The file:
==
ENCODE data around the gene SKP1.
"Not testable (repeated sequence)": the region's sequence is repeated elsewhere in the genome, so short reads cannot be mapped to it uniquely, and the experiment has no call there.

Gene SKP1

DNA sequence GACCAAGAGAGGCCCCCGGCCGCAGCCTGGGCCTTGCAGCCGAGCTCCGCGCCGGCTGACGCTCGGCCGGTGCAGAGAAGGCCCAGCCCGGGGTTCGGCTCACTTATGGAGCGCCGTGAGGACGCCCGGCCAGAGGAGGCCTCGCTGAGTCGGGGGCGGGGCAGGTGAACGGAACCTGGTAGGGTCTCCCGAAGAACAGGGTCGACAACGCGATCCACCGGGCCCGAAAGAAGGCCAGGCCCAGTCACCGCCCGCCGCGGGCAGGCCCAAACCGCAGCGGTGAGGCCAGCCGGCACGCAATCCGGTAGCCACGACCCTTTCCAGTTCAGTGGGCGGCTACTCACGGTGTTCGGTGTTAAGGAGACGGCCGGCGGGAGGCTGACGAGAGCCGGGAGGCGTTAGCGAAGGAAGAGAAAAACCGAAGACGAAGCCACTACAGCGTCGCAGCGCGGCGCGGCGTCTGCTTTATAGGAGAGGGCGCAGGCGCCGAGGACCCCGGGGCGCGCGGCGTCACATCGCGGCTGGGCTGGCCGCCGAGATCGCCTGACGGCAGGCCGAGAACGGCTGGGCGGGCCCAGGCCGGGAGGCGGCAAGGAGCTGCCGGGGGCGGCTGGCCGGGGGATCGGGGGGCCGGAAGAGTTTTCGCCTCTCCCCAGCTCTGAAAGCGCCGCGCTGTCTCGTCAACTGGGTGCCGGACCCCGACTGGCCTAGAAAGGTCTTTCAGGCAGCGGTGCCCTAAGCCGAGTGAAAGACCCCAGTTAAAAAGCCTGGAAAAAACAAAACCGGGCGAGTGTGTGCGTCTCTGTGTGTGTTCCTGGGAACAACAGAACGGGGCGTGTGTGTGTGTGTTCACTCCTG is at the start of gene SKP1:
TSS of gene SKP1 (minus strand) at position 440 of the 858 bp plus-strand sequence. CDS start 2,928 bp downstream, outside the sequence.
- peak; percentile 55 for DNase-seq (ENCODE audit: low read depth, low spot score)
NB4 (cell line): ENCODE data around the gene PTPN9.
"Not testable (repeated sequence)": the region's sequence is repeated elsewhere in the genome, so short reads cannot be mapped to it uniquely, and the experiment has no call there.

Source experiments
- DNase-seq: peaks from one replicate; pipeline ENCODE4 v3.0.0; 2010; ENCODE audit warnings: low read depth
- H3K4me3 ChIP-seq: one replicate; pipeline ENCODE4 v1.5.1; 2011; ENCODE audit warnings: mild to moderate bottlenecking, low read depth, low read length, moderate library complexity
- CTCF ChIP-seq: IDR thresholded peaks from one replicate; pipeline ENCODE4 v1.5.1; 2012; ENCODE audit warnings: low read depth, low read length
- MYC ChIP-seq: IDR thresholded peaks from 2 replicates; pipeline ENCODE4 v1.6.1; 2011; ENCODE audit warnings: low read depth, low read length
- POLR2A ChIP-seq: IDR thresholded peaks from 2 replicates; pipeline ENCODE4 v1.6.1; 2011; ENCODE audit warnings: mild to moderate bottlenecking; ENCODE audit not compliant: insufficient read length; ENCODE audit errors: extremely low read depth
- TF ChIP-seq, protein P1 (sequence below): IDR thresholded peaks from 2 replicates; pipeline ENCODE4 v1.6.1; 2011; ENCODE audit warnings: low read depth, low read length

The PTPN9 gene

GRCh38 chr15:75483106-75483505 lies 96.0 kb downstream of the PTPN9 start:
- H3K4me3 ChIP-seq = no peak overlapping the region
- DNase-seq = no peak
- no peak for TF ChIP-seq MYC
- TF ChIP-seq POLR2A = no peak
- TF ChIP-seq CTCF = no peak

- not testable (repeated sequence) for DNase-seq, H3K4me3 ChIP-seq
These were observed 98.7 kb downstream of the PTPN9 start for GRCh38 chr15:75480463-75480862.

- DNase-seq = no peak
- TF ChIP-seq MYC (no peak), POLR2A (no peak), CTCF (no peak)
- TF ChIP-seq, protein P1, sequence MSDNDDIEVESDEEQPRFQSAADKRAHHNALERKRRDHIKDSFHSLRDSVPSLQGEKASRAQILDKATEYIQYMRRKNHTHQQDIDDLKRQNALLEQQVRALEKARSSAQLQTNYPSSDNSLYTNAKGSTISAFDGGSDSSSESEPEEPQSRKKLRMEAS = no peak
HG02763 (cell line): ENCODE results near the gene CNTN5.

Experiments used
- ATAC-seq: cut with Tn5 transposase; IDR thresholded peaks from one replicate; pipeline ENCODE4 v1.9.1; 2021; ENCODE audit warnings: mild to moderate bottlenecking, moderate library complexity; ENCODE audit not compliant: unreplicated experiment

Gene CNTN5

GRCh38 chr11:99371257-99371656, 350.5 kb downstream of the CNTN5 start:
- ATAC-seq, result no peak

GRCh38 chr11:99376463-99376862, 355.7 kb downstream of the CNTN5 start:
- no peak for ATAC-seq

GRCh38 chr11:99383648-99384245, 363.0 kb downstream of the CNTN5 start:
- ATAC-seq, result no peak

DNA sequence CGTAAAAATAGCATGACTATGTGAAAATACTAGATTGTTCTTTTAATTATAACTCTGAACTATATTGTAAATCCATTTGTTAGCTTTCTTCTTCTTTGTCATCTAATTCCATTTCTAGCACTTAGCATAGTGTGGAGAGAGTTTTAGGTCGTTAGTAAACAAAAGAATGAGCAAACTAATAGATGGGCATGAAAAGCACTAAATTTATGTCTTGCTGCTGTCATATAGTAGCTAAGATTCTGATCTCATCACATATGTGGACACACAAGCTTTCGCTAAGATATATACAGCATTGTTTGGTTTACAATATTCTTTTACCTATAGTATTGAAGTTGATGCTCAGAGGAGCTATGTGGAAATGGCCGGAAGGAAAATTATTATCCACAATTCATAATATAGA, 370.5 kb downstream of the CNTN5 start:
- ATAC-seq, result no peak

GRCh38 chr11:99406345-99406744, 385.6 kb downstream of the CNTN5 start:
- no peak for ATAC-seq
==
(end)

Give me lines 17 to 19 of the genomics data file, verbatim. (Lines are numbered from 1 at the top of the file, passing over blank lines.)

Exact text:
GRCh38 chr15:75483106-75483505 lies 96.0 kb downstream of the PTPN9 start:
- H3K4me3 ChIP-seq = no peak overlapping the region
- DNase-seq = no peak